Learn about logical operators and shell expansions, in the second article in this multi-part series on programming with Bash. Author’s note: The articles in this series first appeared at Opensource.com. The original articles consisted of two series and the rest were published as stand-alone articles. These have all been merged into a single series with updates and modifications for that purpose.
Tag: bash script
Master Bash scripting with our guide on how to verify if a file or directory exists. Includes examples and best practices for reliable scripts.
Explains how to check if a bash shell script is being run or executed by the root user account under Linux, macOS, Unix and BSD.
In the course of my career, I’ve periodically come across code like this in shell scripts:
Or sometimes, slightly more elegantly:
The problems with the first example are obvious, especially if it appears in many different scripts. The second is better. The “$$” means “my process ID”, who if whatever script had a process ID of 5309, the TEMPFILE variable would be set to /tmp/tempfile.5309. This makes collisions between scripts extremely unlikely, but is still suboptimal. What if there is a file called /tmp/tempfile.5309 and it’s owned by another user, or what if you don’t have permission to write to /tmp? It’d be better to find out immediately than many lines later when you try to write something. …
The following concepts modernize your automation scripts with some lesser-known modern Bash scripting techniques.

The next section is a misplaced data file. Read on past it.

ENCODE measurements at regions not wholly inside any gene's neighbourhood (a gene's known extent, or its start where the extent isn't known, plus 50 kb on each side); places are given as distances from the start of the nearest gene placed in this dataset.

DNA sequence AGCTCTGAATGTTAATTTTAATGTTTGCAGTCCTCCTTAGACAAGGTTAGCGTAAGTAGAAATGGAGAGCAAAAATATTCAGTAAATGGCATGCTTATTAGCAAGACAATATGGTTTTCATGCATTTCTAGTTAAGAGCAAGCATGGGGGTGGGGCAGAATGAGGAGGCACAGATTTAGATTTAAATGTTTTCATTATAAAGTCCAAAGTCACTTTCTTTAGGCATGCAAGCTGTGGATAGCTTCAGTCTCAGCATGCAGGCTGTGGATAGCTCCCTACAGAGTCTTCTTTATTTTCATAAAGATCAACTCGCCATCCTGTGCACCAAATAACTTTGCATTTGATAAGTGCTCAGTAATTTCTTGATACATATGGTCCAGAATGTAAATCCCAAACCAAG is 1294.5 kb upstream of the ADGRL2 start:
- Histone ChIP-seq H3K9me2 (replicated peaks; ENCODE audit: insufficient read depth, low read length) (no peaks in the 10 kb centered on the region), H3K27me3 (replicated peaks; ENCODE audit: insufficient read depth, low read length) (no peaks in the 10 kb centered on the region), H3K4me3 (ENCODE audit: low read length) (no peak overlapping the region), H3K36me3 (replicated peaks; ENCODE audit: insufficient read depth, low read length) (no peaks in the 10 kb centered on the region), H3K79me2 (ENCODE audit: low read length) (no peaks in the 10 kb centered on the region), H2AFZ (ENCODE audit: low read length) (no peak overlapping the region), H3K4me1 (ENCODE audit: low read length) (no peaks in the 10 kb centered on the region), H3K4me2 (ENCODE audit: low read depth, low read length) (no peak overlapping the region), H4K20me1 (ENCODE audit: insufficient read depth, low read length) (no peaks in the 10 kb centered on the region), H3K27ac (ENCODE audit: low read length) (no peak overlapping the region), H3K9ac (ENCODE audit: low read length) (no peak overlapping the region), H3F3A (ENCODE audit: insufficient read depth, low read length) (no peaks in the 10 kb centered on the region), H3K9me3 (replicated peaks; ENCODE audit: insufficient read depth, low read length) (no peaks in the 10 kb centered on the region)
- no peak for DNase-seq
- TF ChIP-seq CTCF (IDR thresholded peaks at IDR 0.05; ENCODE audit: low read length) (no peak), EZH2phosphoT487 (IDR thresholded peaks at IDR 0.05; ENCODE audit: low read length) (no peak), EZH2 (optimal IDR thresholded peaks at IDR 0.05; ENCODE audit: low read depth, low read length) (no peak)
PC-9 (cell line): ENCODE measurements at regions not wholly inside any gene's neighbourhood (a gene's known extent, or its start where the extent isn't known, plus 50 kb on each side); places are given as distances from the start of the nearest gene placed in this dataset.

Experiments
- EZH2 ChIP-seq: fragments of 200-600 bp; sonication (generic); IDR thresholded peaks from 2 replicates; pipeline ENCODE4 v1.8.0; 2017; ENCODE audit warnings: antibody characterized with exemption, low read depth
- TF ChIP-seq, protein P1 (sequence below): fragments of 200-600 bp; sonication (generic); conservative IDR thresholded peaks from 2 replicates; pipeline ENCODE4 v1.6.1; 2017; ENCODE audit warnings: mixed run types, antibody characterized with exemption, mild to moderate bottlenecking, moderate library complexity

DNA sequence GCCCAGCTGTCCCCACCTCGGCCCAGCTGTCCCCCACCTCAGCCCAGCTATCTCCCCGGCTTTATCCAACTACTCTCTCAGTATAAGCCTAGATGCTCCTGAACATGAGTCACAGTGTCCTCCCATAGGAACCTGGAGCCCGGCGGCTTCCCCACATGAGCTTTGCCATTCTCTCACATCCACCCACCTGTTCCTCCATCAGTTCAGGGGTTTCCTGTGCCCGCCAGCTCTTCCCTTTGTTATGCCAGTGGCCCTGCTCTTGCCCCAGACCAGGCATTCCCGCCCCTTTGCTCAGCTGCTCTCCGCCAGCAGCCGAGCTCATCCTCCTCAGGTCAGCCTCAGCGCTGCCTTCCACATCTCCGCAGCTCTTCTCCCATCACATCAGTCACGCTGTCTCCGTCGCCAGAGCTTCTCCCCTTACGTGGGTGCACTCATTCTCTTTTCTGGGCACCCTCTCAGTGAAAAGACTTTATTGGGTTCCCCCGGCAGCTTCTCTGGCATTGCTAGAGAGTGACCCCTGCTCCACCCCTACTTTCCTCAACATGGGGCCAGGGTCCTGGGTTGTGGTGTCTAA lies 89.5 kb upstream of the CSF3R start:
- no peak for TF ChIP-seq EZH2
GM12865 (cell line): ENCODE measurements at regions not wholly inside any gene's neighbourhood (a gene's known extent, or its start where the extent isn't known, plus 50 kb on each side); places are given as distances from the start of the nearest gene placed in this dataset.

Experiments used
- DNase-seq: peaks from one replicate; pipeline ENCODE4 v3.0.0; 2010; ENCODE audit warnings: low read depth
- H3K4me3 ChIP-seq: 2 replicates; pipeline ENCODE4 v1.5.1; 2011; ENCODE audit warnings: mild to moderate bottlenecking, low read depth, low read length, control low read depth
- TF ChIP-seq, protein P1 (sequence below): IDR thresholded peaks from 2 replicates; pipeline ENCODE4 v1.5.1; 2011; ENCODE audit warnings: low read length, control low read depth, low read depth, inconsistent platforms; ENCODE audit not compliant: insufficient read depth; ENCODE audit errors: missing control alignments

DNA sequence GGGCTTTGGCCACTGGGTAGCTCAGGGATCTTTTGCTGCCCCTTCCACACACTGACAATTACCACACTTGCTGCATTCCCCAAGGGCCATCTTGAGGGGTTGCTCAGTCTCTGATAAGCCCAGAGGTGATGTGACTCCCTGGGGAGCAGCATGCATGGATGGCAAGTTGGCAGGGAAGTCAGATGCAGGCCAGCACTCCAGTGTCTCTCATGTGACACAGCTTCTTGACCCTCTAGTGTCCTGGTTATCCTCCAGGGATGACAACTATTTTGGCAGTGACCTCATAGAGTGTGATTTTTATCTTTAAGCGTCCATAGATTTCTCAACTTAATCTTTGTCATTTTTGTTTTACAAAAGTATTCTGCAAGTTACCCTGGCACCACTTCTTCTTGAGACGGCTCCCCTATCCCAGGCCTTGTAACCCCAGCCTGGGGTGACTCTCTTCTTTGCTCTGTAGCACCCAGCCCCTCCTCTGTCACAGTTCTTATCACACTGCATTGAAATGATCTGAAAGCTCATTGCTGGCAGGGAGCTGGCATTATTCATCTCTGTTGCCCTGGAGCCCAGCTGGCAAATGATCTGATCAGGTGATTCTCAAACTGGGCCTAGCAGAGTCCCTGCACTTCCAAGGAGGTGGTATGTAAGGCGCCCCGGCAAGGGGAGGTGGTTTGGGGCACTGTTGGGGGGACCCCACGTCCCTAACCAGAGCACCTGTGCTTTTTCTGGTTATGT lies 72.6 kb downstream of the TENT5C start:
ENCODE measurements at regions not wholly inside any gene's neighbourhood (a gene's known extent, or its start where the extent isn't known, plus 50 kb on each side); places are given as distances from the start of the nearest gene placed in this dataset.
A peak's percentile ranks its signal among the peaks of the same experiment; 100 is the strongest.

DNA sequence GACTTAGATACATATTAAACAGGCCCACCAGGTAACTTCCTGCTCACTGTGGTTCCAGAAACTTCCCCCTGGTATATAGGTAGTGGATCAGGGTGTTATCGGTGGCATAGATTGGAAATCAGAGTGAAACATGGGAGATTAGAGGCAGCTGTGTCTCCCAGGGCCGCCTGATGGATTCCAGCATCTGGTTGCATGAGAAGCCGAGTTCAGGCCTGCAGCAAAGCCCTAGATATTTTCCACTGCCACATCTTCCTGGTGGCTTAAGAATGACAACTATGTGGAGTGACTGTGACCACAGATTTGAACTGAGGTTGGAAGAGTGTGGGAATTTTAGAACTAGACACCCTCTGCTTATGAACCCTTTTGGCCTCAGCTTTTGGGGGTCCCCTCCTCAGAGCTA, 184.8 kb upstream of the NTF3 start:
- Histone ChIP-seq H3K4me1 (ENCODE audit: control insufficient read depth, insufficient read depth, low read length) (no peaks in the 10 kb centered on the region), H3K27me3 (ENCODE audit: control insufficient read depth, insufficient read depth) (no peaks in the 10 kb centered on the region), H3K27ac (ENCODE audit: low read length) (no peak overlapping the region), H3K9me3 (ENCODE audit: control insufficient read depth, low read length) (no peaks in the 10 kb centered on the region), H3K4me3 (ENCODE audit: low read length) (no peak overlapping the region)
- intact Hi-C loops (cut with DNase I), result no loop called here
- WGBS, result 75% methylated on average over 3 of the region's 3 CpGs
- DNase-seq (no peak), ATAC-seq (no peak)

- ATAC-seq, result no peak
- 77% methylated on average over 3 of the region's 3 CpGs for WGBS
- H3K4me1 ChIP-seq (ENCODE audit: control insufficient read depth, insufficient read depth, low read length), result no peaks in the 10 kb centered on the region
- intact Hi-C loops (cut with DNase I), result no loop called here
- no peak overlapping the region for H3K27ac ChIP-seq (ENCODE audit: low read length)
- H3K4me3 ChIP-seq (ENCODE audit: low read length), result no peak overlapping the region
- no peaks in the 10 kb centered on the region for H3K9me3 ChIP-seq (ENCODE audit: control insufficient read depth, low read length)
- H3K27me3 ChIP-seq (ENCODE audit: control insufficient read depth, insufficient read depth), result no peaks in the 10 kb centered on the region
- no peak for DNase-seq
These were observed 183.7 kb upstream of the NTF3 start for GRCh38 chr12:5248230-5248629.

This guide explains how to use date command in Bash scripting and how to work with date and time in shell scripts in Linux.
When spending most of your day around bash shell, it is not uncommon to waste time typing the same commands over and over again. This is pretty close to the definition of insanity.
Luckily, bash gives us several ways to avoid repetition and increase productivity.
Today, we will explore the tools we can leverage to optimize what I love to call “shell time”.
Minimal Bash script template that will make your scripts safer, consistent with standards, and provide a way to parse and validate parameters.
Writing shell scripts leaves a lot of room to make mistakes, in ways that will cause your scripts to break on certain input, or (if some input is untrusted) open up security vulnerabilities. Here are some tips on how to make your shell scripts safer.
Source: Writing Safe Shell Scripts (MIT Student Information Processing Board)
I call this the unofficial bash strict mode. This causes bash to behave in a way that makes many classes of subtle bugs impossible. You’ll spend much less time debugging, and also avoid having unexpected complications in production.
Source: Use the Unofficial Bash Strict Mode (Unless You Looove Debugging) (aaron maxwell)